Beginning in the late 1980s and early 1990s, work began within several countries and organizations to include athletes with disabilities in the able-bodied sport system. This included adding events for athletes with disabilities to major games such as the Olympic Games and the Commonwealth Games, and integration of these athletes into able-bodied sports organizations. Since 1984, the Olympics have included exhibition events for Paralympic athletes, recently disabled athletes have competed in full medal events.
"Unified sports" involve teams made up of athletes with and without disabilities. Since the 1990s, Special Olympics Unified Sports have been promoting social inclusion through shared sports training and competition. This initiative has expanded globally and now involves more than 700,000 players in 127 countries worldwide. The principle behind Unified Sports is simple: training together and playing together is a quick path to friendship and understanding. An example of this is "The NBA Cares Special Olympics Unified Basketball Game" during the NBA All-Star Weekend.
The Walt Disney Company, ESPN and Special Olympics are also working on a two-year global initiative that will leverage the power of sports to promote an environment of social inclusion and acceptance.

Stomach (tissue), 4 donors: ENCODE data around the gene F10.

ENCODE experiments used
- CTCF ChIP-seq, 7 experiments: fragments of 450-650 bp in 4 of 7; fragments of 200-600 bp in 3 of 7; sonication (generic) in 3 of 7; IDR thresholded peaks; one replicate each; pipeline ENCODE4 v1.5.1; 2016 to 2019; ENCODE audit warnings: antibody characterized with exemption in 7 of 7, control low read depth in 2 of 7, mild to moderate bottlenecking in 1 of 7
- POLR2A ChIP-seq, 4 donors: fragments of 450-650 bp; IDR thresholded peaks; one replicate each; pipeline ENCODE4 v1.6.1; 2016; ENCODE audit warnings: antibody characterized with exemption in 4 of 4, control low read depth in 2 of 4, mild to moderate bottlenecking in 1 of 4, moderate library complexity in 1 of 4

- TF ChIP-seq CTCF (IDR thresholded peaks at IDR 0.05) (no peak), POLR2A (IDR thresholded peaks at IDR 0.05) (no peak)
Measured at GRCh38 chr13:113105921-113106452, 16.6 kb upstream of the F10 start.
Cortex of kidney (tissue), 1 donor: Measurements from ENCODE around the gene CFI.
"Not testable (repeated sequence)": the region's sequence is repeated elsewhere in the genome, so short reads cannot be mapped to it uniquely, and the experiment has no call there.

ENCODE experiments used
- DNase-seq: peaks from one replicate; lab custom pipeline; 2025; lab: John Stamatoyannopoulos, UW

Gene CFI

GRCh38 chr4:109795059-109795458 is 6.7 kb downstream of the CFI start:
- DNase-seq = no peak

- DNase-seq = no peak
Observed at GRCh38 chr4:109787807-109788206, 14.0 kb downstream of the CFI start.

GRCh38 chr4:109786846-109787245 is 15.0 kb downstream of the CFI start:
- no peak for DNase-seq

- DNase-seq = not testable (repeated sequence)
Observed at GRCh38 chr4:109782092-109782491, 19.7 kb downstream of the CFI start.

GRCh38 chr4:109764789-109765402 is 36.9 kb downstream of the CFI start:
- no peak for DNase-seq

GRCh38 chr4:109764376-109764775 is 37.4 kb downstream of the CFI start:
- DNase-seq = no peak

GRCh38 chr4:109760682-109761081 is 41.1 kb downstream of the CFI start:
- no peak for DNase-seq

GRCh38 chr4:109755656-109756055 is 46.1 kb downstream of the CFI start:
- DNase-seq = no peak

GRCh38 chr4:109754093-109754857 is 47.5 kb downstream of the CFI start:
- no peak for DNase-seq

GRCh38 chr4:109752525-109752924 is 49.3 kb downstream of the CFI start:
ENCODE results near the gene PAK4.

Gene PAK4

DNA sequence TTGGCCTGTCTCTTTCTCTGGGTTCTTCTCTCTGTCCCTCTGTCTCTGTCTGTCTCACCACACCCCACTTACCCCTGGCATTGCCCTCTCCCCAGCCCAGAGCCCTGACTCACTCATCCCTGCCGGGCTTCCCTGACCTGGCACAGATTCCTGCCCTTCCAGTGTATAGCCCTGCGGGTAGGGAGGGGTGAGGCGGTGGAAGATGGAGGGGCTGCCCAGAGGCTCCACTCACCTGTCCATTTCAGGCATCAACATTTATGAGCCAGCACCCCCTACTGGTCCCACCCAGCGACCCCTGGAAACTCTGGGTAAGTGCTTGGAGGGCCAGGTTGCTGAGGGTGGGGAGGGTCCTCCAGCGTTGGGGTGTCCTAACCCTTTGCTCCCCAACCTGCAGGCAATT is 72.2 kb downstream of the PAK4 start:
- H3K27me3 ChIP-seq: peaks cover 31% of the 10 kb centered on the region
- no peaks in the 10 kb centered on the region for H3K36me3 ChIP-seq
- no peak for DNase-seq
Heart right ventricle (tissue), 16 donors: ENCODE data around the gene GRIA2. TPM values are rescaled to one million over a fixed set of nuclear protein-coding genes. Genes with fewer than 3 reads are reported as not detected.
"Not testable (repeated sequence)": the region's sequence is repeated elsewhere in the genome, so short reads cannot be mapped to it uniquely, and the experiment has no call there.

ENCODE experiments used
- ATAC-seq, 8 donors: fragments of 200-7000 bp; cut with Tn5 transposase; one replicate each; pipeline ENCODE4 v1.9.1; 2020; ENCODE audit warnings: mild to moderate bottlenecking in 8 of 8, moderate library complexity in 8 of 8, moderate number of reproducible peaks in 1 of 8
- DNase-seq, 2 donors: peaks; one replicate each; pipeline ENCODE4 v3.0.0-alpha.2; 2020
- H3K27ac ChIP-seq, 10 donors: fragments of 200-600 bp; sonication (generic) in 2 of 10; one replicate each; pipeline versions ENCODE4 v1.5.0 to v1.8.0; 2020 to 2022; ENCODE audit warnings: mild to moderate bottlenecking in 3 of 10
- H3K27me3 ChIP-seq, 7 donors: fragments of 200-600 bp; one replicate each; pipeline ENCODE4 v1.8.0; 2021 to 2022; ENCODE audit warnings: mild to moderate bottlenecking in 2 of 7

A major component of Paralympic sport is classification. Classification provides a structure for competition which allows athletes to compete against others with similar disabilities or similar levels of physical function. It is similar in aim to the weight classes or age categories used in some non-disabled sports.
Athletes are classified through a variety of processes that depend on their disability group and the sport they are participating in. Evaluation may include a physical or medical examination, a technical evaluation of how the athlete performs certain sport-related physical functions, and observation in and out of competition. Each sport has its own specific classification system which forms part of the rules of the sport.
Types of Sport
Many disabled sports are based on existing able bodied sports, modified to meet the needs of persons with a disability, they are sometimes referred to as adapted sports. Not all disabled sports are adapted, several sports have been specifically created for persons with a disability & have no equivalent in able-bodied sports. Within each movement, different sports are practised at different levels; for example, not all sports in the Paralympic movement are part of the Paralympic Games. In addition, many sports are practiced by persons with a disability outside the formal sports movements.